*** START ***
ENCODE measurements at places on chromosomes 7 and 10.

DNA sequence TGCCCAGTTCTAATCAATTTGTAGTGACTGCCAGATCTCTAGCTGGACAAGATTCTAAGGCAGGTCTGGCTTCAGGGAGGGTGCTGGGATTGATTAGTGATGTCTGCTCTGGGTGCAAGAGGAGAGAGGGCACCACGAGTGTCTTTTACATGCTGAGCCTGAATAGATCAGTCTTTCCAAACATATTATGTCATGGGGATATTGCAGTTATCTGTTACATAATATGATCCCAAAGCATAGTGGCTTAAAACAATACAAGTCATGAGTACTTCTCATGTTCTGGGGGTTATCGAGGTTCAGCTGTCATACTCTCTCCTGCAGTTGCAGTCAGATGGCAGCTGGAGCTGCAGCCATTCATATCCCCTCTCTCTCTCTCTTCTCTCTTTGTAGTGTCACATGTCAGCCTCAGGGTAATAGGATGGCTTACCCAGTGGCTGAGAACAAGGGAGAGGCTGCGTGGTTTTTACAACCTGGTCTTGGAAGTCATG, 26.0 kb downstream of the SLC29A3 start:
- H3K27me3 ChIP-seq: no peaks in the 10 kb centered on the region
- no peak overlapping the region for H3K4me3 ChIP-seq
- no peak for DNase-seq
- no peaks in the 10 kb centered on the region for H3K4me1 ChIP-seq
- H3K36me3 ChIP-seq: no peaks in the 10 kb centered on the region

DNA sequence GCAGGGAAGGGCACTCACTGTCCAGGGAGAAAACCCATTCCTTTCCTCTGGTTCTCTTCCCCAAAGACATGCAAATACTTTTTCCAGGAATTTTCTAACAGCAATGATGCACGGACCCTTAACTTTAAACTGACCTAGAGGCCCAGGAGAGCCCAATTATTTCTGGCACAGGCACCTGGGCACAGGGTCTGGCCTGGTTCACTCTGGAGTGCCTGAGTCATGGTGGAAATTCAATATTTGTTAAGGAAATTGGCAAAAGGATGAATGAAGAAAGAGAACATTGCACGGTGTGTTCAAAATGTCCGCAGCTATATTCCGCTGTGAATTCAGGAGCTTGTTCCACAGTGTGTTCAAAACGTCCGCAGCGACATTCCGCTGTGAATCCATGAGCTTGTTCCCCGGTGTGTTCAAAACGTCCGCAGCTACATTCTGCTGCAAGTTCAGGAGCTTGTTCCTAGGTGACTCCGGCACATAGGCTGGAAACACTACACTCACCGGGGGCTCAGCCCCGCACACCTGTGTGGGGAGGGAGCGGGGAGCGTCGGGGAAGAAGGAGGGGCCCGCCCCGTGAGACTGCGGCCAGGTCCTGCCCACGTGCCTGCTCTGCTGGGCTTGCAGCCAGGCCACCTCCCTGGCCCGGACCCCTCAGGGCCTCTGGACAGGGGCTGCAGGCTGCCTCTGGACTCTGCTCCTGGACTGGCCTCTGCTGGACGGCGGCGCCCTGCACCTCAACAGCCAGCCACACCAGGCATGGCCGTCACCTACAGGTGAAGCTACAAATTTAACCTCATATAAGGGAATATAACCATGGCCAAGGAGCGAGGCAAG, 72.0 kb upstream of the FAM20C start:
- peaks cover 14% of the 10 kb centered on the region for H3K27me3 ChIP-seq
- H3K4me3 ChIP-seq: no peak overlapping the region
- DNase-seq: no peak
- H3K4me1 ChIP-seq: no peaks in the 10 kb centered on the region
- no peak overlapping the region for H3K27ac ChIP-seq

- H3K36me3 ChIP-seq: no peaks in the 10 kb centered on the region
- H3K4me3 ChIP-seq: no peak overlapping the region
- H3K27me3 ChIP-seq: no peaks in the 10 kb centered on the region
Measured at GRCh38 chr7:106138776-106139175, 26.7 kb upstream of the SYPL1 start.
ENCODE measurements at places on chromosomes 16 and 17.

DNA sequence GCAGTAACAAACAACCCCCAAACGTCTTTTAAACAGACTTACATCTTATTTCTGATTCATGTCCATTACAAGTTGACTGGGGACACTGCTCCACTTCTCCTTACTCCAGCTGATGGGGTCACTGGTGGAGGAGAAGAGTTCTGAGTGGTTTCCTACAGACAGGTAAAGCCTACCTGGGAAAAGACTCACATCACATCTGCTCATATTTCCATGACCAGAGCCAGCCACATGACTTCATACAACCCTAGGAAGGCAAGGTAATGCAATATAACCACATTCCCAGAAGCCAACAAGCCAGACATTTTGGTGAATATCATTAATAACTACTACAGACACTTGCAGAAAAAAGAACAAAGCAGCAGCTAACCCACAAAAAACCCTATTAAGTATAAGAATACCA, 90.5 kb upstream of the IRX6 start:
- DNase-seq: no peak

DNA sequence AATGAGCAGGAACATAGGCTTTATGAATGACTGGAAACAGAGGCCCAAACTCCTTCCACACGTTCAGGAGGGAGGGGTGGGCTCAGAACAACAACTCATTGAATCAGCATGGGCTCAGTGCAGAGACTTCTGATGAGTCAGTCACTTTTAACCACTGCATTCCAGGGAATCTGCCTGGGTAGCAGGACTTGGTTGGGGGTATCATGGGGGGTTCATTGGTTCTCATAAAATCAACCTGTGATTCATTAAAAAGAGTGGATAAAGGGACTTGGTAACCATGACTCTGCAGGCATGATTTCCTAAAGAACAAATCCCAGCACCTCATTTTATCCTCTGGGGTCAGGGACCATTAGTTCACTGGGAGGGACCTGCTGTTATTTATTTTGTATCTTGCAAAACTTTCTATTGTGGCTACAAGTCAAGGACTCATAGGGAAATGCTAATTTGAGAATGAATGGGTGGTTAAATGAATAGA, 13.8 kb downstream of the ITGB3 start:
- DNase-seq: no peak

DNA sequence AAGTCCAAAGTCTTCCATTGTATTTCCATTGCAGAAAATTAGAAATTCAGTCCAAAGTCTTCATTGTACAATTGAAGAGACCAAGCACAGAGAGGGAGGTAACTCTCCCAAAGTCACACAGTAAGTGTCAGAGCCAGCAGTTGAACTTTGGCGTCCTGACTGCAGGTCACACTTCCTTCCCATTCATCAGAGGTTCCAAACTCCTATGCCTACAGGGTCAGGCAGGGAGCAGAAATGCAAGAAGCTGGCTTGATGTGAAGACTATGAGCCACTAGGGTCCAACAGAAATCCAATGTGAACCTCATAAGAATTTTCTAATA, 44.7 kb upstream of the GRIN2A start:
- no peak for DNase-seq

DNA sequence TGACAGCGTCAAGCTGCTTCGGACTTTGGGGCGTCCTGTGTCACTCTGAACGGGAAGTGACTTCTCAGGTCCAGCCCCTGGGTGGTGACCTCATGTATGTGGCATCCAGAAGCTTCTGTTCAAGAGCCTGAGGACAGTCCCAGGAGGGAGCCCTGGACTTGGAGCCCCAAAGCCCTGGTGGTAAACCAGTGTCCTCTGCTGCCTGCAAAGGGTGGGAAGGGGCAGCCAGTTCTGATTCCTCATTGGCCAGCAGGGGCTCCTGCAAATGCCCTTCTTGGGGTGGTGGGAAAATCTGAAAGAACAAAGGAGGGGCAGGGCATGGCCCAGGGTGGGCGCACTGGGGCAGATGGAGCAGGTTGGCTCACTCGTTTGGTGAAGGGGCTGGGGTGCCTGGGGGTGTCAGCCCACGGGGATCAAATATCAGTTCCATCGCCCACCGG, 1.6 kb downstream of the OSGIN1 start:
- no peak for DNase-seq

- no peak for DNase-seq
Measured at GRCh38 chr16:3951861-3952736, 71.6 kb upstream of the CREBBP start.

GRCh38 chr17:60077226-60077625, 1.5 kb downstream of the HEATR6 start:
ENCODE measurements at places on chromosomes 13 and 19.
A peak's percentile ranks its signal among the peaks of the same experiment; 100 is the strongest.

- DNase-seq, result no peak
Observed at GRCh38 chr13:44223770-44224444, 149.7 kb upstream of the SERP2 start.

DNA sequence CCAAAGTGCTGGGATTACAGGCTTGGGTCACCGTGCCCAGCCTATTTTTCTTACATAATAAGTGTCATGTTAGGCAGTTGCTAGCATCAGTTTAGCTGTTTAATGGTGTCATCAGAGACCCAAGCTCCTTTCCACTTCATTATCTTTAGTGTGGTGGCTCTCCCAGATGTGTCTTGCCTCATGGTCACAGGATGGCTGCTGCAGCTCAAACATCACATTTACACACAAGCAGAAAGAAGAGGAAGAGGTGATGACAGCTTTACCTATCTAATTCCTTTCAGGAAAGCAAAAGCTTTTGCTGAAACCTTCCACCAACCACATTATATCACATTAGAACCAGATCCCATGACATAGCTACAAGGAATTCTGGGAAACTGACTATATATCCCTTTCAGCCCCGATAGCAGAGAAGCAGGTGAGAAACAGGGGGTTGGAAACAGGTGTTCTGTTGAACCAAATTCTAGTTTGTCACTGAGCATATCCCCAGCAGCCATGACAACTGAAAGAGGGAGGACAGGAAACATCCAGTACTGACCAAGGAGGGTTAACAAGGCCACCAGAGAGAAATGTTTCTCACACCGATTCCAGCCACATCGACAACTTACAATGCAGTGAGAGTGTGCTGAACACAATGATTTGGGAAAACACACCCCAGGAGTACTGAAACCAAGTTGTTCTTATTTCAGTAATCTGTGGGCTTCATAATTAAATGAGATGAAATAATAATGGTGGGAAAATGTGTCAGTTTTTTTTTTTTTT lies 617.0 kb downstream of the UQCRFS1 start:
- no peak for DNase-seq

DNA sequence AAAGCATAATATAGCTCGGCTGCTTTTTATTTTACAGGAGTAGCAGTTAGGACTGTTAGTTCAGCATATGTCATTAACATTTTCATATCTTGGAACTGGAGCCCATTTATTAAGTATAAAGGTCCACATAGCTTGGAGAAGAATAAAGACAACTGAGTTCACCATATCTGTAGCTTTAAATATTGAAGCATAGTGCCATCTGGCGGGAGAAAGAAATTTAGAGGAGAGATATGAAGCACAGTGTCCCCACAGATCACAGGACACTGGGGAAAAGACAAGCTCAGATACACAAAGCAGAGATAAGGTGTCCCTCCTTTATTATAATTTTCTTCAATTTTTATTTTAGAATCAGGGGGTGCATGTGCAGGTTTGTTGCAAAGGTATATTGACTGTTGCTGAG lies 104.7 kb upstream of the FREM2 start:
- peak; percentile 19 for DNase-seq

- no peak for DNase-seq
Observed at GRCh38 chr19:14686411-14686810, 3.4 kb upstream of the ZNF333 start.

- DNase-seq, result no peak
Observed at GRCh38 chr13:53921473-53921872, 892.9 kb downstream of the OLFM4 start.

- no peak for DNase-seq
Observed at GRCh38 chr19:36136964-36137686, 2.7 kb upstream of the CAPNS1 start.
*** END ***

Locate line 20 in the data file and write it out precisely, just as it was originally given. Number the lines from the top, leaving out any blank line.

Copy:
- DNase-seq: no peak